scribed above. Culture dishes were regularly monitored
under phase contrast microscope for any out growth of
the breast cancer cells from breast cancer explants. Out-
growth of these cells was seen within 5 - 6 days of cul-
ture, from explant as shown in Figure 1(a). These cells
showed various morphological features from fibroblasts
like appearance to epithelial and endothelial cells like
appearance as shown in Figures 1(b)-(d). The cells
showed high rate of multiplication and observed many
mitotic cells. These cells became confluent within 20 -
25 days as shown in Figure 2(a). These cells were regu-
larly washed and fed with usual growth medium de-
scribed in material method. After confluency, cells were
passaged by trypsinisation with 0.25% PBS/Trypsin and
transferred into 50 mm culture flask. This process was
repeated several times after cell reached to confluency
and cryopreserved at different passages and kept at
–85˚C for future studies. Thus, this study has established
breast cancer stem cell line and was designated as human
Breast Cancer Mesenchymal Stem Cells (hBCMSCs) line
after confirming their phenotypes by molecular markers
described below. Presently, these cells are at passage 18
and still growing well (Figure 2(a)). It was also ob-
served that several cells developed mammosphere for-
mation and pluripotent clones as shown in Figures 2(b)
and (c).
Table 1. Shows sequences of primers used for respective molecular marker.
Primer Sequence 5’ 3’ Annealing () Size (bp)
TNF alpha Downstream GTTGACCTTGGTCTGGTAGG 58 555
SDF1 alpha Downstream CTTAGGGGATTTGGAAGTTT 57 188
P. Potdar et al. / Stem Cell Discovery 1 (2011) 21-28
Copyright © 2011 SciRes. Openl y accessible at http://www.scirp.org/journal/SCD/
(a) (b) (c) (d)
Figure 1. Shows human Breast Cancer Mesenchymal Stem Cells (hBCMSCs) derived from Breast cancer non- metastasis
tumor outgrowing from explants on 5th day of culture (a), Epithelial (b), Endothelial (c) and Fibroblast like hBCMSCs cells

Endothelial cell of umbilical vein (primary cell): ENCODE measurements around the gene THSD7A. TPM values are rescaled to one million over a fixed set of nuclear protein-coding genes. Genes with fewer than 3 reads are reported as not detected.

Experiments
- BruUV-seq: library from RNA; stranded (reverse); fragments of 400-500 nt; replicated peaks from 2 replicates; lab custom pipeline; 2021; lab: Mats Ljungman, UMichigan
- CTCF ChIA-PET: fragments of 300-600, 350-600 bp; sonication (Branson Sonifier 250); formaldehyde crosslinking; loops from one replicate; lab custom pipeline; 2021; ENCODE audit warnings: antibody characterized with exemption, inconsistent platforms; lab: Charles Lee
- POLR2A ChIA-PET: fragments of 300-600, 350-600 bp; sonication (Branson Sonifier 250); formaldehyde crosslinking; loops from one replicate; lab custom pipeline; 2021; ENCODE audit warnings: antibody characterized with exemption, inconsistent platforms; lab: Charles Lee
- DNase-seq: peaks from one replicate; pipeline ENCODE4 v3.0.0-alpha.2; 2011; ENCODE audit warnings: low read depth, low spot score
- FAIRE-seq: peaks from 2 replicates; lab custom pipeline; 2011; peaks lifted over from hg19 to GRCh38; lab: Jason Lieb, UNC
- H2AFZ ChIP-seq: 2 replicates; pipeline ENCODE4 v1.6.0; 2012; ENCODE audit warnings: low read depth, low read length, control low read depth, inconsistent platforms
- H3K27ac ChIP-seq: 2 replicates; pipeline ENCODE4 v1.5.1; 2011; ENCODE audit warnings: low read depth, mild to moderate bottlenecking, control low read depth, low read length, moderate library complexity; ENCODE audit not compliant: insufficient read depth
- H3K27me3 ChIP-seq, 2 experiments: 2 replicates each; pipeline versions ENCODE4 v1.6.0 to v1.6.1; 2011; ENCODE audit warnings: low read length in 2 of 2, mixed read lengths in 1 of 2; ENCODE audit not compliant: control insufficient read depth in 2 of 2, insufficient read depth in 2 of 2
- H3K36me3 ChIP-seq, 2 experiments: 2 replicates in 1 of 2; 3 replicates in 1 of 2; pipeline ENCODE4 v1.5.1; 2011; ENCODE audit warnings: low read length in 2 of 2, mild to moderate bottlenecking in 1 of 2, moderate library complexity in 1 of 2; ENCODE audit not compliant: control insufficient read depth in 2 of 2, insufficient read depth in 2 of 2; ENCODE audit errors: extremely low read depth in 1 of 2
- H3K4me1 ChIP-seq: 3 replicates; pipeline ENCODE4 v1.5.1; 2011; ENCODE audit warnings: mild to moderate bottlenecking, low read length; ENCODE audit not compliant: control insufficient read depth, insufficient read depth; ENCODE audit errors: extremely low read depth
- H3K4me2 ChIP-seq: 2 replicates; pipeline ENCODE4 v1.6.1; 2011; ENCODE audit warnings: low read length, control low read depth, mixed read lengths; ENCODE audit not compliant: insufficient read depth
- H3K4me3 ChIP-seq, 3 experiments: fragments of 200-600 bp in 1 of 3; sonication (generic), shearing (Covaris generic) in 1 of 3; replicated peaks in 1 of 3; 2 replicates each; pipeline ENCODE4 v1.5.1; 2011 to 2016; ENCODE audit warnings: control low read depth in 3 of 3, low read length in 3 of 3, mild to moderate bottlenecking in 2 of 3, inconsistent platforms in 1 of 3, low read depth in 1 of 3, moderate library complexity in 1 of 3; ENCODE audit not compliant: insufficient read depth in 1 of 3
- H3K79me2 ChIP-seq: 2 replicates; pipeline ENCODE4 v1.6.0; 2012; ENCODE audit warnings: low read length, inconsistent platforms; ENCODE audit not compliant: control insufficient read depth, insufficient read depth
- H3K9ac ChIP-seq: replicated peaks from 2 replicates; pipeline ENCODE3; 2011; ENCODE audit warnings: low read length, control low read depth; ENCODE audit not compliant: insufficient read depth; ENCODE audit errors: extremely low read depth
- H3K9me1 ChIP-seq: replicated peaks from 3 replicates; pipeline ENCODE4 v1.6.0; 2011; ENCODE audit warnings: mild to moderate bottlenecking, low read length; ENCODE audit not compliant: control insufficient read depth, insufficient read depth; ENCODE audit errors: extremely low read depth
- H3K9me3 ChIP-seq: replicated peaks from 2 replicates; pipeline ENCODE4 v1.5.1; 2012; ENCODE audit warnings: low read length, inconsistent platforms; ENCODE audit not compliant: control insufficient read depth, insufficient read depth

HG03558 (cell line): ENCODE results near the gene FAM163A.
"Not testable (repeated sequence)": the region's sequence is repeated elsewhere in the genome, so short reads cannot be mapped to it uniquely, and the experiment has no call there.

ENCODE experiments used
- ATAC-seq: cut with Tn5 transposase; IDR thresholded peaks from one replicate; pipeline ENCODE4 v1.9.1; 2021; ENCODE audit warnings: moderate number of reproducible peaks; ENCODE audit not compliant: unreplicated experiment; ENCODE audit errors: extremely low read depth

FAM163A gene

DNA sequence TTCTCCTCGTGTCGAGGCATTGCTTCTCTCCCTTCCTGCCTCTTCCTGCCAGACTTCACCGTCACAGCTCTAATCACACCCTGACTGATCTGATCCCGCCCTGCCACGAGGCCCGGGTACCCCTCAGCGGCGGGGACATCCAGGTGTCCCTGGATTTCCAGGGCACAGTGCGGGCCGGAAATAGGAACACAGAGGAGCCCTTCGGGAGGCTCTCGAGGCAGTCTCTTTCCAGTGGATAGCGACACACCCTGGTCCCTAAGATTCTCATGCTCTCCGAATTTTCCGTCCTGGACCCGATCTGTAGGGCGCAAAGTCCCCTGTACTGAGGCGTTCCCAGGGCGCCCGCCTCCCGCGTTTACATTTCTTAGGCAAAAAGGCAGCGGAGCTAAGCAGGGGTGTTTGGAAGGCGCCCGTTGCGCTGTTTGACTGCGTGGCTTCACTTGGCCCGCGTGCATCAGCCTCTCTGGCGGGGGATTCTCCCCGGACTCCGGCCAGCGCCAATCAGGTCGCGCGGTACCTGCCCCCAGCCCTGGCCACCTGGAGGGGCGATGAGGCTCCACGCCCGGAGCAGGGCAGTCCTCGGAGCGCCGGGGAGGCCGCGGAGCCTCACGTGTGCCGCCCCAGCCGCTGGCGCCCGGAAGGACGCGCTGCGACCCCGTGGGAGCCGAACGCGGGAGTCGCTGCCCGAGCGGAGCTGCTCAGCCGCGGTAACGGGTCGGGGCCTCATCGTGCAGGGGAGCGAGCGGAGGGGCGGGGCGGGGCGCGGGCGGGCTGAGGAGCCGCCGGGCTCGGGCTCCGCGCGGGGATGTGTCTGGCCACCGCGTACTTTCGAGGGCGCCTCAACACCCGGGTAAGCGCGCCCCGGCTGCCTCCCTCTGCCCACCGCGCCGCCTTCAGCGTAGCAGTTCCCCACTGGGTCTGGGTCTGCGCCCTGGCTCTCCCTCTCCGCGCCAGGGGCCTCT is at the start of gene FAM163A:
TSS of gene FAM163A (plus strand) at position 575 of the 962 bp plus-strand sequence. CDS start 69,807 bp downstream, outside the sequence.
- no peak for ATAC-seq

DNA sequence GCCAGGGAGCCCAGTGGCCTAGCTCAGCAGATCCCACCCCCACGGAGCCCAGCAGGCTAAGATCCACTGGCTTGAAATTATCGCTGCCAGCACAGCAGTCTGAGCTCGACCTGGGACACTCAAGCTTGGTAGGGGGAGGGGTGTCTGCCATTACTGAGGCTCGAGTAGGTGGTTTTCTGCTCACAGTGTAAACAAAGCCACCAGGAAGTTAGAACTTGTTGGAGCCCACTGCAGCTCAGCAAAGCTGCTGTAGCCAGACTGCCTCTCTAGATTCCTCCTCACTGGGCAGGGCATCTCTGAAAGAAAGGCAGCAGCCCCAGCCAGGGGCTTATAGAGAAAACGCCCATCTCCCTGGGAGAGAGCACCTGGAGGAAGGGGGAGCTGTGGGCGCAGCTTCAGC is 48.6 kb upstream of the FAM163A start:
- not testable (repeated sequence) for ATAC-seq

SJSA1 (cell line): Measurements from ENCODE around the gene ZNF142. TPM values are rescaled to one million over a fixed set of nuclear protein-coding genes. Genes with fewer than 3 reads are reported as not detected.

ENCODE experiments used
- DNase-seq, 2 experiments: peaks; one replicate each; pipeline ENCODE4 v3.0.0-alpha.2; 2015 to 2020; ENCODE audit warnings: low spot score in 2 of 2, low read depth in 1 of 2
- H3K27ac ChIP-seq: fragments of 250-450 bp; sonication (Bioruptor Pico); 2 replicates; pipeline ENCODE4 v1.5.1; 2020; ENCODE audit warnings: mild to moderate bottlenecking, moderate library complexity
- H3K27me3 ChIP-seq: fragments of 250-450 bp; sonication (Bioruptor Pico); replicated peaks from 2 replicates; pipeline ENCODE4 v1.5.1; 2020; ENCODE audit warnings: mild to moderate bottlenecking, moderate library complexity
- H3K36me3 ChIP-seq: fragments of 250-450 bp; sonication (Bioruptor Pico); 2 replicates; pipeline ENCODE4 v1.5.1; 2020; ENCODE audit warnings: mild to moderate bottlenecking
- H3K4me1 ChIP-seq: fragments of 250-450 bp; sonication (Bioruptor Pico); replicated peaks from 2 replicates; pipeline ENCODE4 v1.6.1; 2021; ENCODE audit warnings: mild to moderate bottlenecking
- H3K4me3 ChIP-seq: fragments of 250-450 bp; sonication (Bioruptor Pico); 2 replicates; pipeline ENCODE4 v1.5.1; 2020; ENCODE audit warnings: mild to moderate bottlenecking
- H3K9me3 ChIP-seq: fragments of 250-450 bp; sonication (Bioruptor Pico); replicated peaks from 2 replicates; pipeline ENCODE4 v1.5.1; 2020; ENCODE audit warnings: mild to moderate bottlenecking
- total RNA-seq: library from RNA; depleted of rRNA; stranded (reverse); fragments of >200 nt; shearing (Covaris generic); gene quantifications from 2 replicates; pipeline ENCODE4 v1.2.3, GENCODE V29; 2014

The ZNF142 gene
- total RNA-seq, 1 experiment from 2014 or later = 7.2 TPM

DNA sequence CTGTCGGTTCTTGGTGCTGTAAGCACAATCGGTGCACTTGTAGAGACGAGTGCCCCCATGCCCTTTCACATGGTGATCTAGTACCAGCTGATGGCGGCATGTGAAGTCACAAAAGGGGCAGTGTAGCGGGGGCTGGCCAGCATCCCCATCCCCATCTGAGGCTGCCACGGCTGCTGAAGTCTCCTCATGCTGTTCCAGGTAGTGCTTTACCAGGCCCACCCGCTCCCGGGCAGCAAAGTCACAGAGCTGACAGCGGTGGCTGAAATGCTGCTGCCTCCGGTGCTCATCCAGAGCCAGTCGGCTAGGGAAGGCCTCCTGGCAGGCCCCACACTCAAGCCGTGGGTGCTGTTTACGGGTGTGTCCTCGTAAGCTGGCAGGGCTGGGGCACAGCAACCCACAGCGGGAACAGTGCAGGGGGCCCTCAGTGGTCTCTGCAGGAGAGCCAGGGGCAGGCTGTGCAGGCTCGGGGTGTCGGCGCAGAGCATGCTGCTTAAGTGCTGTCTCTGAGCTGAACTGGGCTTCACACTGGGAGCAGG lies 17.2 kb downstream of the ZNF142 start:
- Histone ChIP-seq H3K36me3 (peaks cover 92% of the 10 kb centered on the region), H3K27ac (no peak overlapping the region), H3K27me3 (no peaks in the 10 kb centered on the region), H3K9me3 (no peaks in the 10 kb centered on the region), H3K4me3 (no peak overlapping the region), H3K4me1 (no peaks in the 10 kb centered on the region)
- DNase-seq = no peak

(a) (b) (c)
Figure 2. Shows confluent culture of hBCMSCs cell line grown as monolayer cells (a), mammospheres formation (b) and
pluripotency clone (c).
3.2. Phase Contrast Microscop y of
hBCMSCs Cell Line
Phase contrast microscopy of hBCMSCs cell line was
shown in Figures 1(a)-(d) and Figures 2(a)-(c). There
are different cell types were seen emerging from ex-
plants confirming the heterogeneous population of breast
cancer cells associated with breast cancer development.
Figure 1(b) shown epithelial like cells emerging from
explants with epithelial sheet like structure having large
nuclei and dense cytoplasm whereas, Figure 1(c) shown
endothelial like cells, which are elongated and randomly
scatter cells with scanty cytoplasm having large nucleus
with 1 - 2 nucleoli. Figure 1(d) showed Geimsa stained
typical fibroblast like mesenchymal cells having scanty
cytoplasm, large nucleus and nucleoli with cytoplasmic
granules. Figure 2(a) showed a confluent culture with
elongated morphology. Figure 2(b) showed cells have
mammosphere formation during growth of these cells
whereas; Figure 2(c) showed formation of pluripotency
clone in growing culture.
3.3. Molecular Marker Analysis of Human
Breast Cancer Tumor and hBCMSCs
Cell Line
The present study was undertaken to find out molecu-
lar characterization of human breast cancer tumor (in
vivo) and hBCMSCs cell line (in vitro) to confirmed
specific phenotypes of these cells by using specific set of
stem cell markers such as mesenchymal stem cell mark-
ers, hematopoetic stem cell markers, pluripotency mark-
ers, oncogenic markers, cytokines and chemokines mar-
3.4. Selection of Positive Controls
RNA from CML, Normal blood cells and SCAT cell
line developed in our laboratory (24) were use as posi-
tive control for (CD105, CD45, CD34), (SOX2, Oct4,
Nanog, LIF, Keratin18, and DAPK) and (CD13, CD73,
COX2 and IL-6) respectively [24]. K562 cells were use
for positive control for c-MYC gene. Amplified PCR
products were sequenced for confirmation of required
P. Potdar et al. / Stem Cell Discovery 3 (2011) 21-28
Copyright © 2011 SciRes. Openl y accessible at http://www.scirp.org/journal/SCD/
gene sequences using specific primers. The sequences
obtained for each gene were confirmed from NCBI da-
tabase using BLAST software [data not shown] and
shown 100% match for these specific genes reported
here. On the basis of this, positive controls were selected
for this study.
3.4.1. Mesenchymal and Hema topoietic Markers
in Human Breast Tumor Cells and
hBCMSCs Cell Line
Mesenchymal and hematopoietic markers expression
in human breast tumor cells and hBCMSC cells is shown
in Figure 3. It was showed that tumor cells did not ex-
press CD105, CD13 and CD73 genes whereas, hBC-
MSCs cell line showed higher expression of all three
genes, thus confirming their mesenchymal stem cell
phenotypes. These cells also mildly expressed CD34 but
showed negative expression of CD45 gene indicating
that hBCMSCs cells may have hematopoetic phenotypes.
Both these genes were not expressed in tumor tissue.
3.4.2. Pluripotency Markers in Human Breast
Tumor Cells and hBCMSCs Cell Line
We have studied expression of Oct4, Nanog, SOX2,
LIF and Keratin18 genes as markers for pluripotency